And the networks wonder why their audience continues to erode. When you shutter the amusement park for three months at a time, people find other ways to amuse themselves.
There is one notable exception to the reign of reruns: the House season finale is Tuesday. Don't get excited. It's just a scheduling snafu by Fox. But the show contains a great line: When a Cuban refugee miraculously revives after being declared dead, she asks, "Is this heaven?" "No," says House, "it's New Jersey."
Say what? The Lost finale was fantastic but I have one quibble: When Jack is leading his people on the exodus up the mountain, they take off down the beach with the ocean on their right. In the next scene, they're still picking their way along the coast, but now the water is on their left. Hmmm. . . . At the conclusion of Desperate Housewives, we were left with the cliffhanger of Edie's suicide. A second after she steps off the chair, we see her legs and torso, hanging still as a curtain. Wouldn't a person in that situation be kicking or at least swaying? . . . And can someone please explain to me why Phillip Bauer, in the finale of 24, was willing to risk everything to take his grandson with him? The show made it abundantly clear the guy had all the family feeling of a male grizzly.
This will hurt for moment. Bad night for dental care on Sunday. First on The Simpsons, Bart found Principal Skinner sitting in the dentist's chair, silly on laughing gas. The little prankster promptly turned on the X-ray machine, aimed it point- blank at Skinner's groin, and told him to sit still for 20 minutes. Then on The Sopranos, after thrashing rival thug Coco, Tony positioned his victim's mouth on a footrest and stomped, spraying teeth across the floor.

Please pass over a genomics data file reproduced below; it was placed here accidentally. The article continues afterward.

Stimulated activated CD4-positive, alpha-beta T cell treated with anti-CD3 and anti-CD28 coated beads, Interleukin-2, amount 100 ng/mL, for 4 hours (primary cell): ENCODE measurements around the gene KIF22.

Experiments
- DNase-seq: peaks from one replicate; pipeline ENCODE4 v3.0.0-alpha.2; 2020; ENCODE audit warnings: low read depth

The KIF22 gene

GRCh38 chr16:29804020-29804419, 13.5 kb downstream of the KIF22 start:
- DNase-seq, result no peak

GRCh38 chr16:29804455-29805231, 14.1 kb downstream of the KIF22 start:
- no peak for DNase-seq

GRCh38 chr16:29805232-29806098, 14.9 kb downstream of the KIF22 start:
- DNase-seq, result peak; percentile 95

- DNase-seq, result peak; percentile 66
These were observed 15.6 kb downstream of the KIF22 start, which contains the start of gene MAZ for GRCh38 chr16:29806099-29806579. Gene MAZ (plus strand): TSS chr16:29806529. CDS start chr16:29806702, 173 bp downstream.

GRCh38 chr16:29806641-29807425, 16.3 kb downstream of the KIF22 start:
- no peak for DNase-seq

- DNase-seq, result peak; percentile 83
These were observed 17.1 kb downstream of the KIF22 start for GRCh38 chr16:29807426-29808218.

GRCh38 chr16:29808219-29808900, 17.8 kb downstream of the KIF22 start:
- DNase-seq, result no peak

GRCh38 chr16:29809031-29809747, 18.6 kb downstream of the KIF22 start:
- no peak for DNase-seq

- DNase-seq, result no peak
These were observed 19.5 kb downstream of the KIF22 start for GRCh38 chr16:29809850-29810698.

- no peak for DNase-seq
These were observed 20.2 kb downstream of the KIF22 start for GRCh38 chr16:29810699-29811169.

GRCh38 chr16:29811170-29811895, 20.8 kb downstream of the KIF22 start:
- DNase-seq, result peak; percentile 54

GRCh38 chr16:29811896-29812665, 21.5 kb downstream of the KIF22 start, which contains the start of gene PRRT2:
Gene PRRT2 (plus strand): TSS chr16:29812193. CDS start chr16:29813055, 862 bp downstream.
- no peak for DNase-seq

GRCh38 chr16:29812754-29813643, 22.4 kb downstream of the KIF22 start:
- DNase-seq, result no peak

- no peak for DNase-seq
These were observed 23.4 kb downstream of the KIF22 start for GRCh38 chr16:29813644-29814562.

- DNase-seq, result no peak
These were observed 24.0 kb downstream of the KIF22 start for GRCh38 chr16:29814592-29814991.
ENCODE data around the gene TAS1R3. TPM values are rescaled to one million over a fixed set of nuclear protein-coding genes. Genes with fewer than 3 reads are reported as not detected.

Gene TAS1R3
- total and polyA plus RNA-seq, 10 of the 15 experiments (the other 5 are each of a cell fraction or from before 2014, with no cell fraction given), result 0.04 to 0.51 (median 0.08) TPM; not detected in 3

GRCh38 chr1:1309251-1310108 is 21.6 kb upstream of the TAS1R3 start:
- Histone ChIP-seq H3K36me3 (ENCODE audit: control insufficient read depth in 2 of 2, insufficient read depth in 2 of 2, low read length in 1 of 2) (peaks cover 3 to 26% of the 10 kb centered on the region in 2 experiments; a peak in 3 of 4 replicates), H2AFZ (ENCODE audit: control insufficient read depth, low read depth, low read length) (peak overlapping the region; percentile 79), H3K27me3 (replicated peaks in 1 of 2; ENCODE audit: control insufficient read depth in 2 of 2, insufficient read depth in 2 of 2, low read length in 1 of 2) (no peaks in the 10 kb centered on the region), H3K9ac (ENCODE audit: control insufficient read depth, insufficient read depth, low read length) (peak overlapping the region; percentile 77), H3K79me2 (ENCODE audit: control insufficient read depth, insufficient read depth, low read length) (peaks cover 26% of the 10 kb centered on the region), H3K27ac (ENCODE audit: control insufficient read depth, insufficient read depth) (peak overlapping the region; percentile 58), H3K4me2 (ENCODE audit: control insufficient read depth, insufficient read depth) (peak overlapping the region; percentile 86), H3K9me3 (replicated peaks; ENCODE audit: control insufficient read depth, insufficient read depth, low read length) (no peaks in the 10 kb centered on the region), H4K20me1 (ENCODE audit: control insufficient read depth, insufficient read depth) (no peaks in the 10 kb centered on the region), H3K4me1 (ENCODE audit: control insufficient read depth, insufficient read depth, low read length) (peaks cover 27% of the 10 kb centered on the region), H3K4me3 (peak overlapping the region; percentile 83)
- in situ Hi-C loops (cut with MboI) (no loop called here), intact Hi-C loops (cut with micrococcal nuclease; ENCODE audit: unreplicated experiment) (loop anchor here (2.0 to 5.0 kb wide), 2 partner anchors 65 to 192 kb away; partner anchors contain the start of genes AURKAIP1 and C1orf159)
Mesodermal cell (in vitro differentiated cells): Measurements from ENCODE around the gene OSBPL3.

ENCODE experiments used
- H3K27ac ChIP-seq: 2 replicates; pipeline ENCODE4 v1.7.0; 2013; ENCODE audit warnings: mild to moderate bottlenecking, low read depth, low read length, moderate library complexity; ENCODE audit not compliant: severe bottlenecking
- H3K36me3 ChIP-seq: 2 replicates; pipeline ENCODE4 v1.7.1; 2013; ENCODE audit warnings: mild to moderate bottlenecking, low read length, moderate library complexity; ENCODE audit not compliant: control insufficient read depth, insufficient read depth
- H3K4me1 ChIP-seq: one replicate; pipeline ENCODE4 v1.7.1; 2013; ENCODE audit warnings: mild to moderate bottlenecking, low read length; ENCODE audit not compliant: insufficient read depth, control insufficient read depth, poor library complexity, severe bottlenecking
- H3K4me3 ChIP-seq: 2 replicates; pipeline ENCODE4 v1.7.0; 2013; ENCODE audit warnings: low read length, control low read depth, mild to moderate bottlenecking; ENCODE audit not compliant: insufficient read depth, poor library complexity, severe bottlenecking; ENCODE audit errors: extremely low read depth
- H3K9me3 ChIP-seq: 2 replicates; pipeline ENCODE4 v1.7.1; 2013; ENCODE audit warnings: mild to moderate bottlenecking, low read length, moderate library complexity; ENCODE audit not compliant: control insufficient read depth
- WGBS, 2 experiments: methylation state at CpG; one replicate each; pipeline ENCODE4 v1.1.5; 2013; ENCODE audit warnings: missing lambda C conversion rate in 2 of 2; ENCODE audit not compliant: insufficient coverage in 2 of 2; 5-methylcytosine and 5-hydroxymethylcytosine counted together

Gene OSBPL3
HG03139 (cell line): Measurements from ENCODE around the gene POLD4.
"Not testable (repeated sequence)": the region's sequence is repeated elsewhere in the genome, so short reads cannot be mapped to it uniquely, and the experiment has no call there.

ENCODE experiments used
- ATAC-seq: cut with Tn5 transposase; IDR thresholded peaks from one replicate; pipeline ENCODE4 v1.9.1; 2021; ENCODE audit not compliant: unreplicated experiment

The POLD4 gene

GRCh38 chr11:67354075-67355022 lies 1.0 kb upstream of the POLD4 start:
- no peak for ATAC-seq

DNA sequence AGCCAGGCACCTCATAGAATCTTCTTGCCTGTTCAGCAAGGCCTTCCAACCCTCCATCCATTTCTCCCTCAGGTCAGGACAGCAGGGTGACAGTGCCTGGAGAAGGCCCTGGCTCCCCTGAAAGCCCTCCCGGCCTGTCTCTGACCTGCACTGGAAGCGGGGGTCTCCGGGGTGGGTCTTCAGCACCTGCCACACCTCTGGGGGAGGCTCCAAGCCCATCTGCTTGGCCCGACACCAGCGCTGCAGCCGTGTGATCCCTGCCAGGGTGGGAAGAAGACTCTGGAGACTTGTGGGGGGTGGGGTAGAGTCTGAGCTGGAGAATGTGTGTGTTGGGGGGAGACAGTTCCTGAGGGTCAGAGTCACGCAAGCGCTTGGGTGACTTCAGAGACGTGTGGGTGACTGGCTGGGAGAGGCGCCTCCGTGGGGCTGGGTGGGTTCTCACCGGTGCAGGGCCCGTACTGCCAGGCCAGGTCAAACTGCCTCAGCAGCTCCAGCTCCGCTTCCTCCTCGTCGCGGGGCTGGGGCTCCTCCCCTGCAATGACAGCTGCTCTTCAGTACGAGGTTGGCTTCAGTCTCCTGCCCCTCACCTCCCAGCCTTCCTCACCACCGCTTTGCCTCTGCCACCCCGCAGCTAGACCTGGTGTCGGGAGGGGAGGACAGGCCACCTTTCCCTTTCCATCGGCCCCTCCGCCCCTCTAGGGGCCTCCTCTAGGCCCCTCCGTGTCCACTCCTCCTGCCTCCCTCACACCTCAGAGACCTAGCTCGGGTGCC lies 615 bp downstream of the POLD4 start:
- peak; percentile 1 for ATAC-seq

Hey, Vito, what kinda dental coverage we got?
Roadside assistance. A commercial really caught my eye. An Asian couple in a convertible and a bad mood pull to a stop. The female passenger wants the driver to admit he's lost, which he adamantly refuses to do. From an adjoining billboard, a larger-than-life version of NBA star Yao Ming (and believe me, that's big) reaches down and hands them a car navigation system.
It struck me that this was the first time I've ever seen an ad populated entirely by Asians. A belated welcome to the melting pot.
After the couple drive away, Yao reaches down, picks up some wadded litter and flings it into a trash container - showing off superior athletic and civic skills.
Contact Inquirer TV editor David Hiltbrand at 215-854-4552 or firstname.lastname@example.org. Read his recent work at http:/go.philly.com/daveondemand.